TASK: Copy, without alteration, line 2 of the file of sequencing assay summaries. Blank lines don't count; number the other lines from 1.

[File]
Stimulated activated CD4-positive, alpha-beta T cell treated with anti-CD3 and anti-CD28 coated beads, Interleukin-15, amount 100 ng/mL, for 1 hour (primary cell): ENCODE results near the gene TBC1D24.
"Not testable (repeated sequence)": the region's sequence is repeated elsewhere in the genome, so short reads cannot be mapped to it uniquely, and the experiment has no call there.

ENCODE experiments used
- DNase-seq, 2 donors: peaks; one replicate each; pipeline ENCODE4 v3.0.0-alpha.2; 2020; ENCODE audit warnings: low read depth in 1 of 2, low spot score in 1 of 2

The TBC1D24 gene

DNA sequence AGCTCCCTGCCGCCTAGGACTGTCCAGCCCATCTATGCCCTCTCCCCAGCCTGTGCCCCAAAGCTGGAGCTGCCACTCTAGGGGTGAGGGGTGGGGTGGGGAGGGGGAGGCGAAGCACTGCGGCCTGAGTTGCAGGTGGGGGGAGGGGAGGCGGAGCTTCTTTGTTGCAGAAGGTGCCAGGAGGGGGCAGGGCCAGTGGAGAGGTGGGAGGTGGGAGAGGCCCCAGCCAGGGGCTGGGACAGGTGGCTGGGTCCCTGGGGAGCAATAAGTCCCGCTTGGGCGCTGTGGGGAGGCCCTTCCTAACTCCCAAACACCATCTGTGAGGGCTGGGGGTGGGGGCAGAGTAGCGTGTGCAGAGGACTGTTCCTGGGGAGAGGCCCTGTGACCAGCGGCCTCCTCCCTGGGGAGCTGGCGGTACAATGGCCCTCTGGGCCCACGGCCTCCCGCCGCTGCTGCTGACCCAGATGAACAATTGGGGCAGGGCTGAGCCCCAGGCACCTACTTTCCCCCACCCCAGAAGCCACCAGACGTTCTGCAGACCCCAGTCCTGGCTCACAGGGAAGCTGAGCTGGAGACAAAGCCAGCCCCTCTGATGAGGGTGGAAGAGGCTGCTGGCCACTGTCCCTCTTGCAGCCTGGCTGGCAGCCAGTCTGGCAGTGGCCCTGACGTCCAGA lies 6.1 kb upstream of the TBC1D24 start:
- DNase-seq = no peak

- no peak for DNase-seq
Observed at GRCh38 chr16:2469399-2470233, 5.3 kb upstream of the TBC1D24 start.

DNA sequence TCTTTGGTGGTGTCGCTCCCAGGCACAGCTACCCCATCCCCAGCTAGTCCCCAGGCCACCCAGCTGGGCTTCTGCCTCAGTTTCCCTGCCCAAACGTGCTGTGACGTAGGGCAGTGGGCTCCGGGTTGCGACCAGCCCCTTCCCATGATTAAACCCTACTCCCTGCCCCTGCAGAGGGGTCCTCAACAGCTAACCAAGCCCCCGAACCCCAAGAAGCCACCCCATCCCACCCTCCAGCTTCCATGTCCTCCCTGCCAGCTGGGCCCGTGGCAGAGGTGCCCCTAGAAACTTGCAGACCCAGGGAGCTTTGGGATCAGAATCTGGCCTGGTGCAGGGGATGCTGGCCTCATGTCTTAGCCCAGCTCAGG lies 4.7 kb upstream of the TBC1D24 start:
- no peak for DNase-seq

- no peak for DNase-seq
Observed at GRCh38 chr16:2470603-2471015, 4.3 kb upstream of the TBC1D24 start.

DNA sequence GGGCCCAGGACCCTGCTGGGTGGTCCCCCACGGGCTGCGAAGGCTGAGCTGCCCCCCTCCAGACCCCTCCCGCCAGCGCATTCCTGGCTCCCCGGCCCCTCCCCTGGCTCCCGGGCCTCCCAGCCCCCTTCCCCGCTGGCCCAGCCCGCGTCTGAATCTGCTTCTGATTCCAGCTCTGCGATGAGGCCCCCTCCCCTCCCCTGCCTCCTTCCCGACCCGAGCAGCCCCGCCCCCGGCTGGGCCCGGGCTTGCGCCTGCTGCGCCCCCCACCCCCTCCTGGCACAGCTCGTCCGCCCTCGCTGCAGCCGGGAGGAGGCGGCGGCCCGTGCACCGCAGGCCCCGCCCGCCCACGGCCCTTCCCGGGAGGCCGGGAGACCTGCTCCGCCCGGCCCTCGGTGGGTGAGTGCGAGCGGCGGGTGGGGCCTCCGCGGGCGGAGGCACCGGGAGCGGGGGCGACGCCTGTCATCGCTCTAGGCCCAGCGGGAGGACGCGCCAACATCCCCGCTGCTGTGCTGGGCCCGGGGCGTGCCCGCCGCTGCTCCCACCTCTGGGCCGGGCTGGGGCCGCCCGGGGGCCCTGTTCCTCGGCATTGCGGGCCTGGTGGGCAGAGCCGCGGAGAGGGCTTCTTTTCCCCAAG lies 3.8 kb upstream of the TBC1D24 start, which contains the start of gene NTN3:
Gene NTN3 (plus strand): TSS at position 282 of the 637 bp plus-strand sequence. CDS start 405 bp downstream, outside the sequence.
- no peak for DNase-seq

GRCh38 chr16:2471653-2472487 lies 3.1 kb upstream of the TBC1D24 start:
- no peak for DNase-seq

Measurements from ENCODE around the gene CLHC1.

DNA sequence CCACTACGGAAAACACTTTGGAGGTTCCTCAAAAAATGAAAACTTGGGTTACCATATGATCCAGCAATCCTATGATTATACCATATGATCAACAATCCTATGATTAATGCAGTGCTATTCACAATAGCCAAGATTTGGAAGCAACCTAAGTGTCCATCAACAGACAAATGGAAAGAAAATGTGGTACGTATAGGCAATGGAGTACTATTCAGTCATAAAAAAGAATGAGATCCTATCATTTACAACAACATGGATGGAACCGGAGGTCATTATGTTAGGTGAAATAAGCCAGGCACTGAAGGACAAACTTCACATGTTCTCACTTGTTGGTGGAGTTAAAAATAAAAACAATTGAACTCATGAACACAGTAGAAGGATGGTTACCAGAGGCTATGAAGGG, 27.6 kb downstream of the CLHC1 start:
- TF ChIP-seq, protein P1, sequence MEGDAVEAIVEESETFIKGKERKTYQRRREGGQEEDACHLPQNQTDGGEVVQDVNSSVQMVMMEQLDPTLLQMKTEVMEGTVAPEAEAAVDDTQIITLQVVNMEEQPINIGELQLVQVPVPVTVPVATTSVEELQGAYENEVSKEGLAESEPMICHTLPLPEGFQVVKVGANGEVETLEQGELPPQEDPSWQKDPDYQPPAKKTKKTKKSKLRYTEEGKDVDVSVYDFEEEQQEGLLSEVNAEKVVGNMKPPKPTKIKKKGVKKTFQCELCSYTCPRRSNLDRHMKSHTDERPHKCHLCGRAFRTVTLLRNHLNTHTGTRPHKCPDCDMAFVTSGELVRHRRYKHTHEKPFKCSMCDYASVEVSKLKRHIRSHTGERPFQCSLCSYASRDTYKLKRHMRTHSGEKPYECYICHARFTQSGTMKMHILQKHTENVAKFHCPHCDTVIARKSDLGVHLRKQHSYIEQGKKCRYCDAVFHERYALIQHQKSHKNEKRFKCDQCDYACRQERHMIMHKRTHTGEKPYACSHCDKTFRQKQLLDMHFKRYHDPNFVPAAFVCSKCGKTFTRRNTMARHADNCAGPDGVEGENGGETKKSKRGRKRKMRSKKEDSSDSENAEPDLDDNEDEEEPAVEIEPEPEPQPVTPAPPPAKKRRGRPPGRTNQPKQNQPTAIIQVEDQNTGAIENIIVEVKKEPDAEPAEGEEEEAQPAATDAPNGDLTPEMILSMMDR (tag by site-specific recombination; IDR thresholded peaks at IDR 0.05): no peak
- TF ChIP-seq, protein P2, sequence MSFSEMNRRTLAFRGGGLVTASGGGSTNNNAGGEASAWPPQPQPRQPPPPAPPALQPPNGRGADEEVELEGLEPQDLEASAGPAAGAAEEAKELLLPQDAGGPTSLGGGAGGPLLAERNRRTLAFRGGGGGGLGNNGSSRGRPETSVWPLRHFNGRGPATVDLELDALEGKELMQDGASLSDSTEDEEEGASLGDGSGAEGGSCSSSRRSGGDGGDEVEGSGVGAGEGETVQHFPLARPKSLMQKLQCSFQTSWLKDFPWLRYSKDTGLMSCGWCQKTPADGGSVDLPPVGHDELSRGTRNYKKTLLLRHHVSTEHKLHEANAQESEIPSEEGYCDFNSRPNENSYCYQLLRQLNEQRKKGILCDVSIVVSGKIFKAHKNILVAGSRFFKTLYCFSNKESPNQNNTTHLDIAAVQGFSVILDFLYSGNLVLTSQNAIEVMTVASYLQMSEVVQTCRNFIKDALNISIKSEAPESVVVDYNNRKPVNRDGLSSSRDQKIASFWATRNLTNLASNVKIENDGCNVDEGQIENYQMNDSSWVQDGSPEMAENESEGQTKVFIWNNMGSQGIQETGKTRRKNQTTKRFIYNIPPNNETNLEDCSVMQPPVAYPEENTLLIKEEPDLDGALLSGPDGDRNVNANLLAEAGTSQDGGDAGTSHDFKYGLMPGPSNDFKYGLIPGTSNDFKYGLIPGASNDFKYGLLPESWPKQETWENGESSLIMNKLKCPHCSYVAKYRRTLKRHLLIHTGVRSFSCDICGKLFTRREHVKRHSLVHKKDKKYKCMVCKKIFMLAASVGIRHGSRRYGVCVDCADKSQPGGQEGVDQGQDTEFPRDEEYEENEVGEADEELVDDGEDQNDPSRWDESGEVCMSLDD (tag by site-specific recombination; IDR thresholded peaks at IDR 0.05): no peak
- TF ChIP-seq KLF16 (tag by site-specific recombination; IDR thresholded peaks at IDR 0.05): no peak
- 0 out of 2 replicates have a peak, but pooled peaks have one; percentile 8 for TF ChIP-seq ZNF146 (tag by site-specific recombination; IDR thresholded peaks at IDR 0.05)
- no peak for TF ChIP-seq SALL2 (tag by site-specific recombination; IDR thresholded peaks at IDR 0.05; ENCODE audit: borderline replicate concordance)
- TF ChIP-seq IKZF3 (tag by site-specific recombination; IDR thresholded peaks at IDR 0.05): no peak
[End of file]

"Not testable (repeated sequence)": the region's sequence is repeated elsewhere in the genome, so short reads cannot be mapped to it uniquely, and the experiment has no call there.